Product Design & User Experience Research to Accelerate Science
Using human-centered design principles to help scientists “do science faster and better”
By Kristin Hendrix, Product Design & UX Research Manager; Adrienne Sussman, UX Researcher; Kirsty Ewing, UX Researcher; and Jennifer Tang, Product Designer
At the Chan Zuckerberg Initiative, we’re reimagining philanthropy through technology. For our Science team at CZI, our mission is to support the science and technology that will make it possible to cure, prevent, or manage all diseases by the end of the century.
In essence, our main objective is to help the biomedical and life sciences research community “do science faster and better.”
To accomplish this, our in-house technology team works closely with scientists to build solutions that advance the pace of biomedical research.
Like the scientists we collaborate with, our technology teams are committed to using a structured research approach when building products and tools. Making data-informed decisions is key to our team’s culture, and this is where product designers and user experience (UX) researchers contribute. This shared value makes it natural for us to work closely with scientists at every step of the product development cycle.
What are Product Designers and UX Researchers?
At CZI, our in-house technology team is made up of smaller product teams working on specific problems. These product teams include product managers, engineers, data scientists, product designers, and UX researchers who work together to build tools and platforms that solve problems.
At a very high level, product designers and UX researchers collaborate to discover and understand people’s problems and build human-centered solutions. The UX researcher specializes in qualitative or quantitative data collection to understand people, their attitudes, sentiments, struggles, and needs. UX research might happen through in-depth interviews or large-scale surveys, to name just two examples. The product designer specializes in translating research insights into usable and useful solutions to help address those needs. For example, they might adapt familiar interfaces to display scientific information, such as a feed system — which most of us have become familiar with through social media. Or they might design novel data visualizations to better capture analysis results and allow researchers to interact with data more easily.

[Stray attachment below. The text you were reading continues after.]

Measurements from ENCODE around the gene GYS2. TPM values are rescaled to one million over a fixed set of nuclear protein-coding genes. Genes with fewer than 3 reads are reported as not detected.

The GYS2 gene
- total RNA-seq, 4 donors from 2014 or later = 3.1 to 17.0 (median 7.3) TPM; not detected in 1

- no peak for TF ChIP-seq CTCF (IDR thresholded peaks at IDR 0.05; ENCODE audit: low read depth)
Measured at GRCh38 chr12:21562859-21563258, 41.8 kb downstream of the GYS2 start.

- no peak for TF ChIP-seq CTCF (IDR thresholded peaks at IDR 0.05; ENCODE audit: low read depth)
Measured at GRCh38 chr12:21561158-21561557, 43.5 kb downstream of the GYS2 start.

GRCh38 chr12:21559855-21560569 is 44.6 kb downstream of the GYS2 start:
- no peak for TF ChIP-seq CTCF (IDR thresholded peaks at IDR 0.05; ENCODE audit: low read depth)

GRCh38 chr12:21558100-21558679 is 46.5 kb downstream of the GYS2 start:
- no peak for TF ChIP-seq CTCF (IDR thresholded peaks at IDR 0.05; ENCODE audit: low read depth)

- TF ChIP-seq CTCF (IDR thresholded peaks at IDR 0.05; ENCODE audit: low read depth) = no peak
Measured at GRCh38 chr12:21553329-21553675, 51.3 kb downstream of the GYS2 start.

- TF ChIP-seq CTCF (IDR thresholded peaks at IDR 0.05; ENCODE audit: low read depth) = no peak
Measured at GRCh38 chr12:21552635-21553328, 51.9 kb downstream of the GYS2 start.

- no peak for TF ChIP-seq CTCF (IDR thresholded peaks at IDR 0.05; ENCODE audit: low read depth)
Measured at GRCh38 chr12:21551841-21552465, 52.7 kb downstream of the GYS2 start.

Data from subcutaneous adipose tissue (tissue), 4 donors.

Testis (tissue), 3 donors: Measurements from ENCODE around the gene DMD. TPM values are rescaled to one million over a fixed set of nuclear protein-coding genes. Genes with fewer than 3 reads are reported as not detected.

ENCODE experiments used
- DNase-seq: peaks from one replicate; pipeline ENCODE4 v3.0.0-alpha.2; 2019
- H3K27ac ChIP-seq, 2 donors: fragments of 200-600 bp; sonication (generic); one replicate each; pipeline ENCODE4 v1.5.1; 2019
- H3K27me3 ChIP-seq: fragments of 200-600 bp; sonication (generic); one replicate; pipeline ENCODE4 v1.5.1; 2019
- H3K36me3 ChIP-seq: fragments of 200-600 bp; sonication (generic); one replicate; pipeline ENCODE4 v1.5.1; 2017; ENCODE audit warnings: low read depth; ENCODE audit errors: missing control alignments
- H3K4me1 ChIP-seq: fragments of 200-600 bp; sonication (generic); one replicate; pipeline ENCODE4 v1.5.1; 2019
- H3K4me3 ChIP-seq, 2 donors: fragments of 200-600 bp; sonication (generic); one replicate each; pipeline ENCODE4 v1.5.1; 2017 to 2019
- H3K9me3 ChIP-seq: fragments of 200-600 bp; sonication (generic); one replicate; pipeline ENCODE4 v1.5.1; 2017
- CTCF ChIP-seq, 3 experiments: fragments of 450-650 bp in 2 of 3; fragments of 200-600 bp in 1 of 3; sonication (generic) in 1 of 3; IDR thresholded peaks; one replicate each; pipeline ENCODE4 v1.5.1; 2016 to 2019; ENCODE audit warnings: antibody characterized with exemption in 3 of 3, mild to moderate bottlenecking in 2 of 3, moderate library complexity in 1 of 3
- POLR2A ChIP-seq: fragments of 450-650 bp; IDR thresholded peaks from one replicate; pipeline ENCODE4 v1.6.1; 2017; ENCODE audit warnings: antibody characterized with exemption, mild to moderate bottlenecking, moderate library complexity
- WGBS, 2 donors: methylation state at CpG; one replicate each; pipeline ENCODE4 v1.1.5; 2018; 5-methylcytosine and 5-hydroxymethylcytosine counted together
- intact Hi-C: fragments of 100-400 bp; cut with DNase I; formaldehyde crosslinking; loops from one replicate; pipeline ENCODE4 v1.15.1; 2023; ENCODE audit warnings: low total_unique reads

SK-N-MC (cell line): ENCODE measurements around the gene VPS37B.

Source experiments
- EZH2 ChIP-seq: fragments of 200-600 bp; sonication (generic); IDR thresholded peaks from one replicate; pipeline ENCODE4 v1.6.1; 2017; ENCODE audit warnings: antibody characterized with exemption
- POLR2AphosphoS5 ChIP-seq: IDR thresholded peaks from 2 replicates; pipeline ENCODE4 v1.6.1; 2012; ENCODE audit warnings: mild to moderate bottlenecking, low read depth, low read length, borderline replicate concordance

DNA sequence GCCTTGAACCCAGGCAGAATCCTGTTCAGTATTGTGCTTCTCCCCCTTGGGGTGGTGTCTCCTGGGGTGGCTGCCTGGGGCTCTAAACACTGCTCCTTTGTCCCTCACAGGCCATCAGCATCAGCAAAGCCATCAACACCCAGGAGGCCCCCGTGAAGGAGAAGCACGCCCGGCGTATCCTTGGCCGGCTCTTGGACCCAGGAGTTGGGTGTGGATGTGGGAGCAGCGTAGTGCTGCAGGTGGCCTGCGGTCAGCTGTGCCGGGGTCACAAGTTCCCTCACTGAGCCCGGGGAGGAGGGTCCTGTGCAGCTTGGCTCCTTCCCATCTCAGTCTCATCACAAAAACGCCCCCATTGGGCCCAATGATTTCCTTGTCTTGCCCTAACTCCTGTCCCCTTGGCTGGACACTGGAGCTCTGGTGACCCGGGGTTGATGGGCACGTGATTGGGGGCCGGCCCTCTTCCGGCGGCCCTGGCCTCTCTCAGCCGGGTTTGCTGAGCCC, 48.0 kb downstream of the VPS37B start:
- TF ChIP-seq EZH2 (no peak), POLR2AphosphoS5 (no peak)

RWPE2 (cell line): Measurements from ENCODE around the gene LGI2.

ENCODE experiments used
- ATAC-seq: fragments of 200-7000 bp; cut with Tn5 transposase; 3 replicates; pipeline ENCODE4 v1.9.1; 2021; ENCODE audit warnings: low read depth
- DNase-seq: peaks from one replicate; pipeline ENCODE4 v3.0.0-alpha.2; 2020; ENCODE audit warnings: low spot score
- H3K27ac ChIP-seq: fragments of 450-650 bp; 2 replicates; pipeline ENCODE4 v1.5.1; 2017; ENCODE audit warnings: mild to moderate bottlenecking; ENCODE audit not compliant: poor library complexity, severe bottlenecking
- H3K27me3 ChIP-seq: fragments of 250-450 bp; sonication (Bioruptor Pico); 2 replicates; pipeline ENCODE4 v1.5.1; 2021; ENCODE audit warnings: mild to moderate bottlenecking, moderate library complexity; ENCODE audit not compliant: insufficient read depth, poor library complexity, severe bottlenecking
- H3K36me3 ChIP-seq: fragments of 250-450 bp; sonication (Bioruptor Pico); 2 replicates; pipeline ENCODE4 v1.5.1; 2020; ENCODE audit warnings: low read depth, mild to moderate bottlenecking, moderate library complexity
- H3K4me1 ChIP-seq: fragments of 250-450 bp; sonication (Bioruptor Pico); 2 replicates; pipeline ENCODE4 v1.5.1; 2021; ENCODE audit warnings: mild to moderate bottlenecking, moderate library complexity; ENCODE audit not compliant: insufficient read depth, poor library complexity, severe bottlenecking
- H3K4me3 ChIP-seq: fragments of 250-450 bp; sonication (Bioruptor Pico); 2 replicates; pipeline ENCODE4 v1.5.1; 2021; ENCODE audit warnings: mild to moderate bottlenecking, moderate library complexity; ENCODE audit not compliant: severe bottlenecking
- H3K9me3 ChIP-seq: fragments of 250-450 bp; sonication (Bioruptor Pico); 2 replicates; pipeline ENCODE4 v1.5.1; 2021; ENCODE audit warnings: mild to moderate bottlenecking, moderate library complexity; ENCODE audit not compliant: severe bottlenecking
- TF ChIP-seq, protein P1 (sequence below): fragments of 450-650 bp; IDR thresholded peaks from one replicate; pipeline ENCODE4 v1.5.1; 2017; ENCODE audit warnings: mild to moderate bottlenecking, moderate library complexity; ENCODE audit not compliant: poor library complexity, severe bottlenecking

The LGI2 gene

At CZI Science, our design and UX research team focuses specifically on understanding the scientific community and their needs. We then translate those findings into solutions. These solutions go beyond what the tool or platform looks like — “design” can also mean how it works, how people interact with it, and how they accomplish tasks with it. Together, these factors all contribute to the “user experience” of a product — all in the spirit of helping scientists “do science faster and better.”
To design a good user experience, we need to deeply understand the scientists, their workflows, their frustrations, and the technology they currently use (or wish they had). And, yes, as product designers and UX researchers, it is necessary that we learn some of the technical details of the science. It doesn’t require us to become experts in single cell sequencing or infectious diseases per se, but we do have a pretty steep learning curve and need to have a strong drive and passion for learning new subject areas. This is also why it’s crucial for us to collaborate closely with our colleagues working in science and our partners who live the science day in and day out.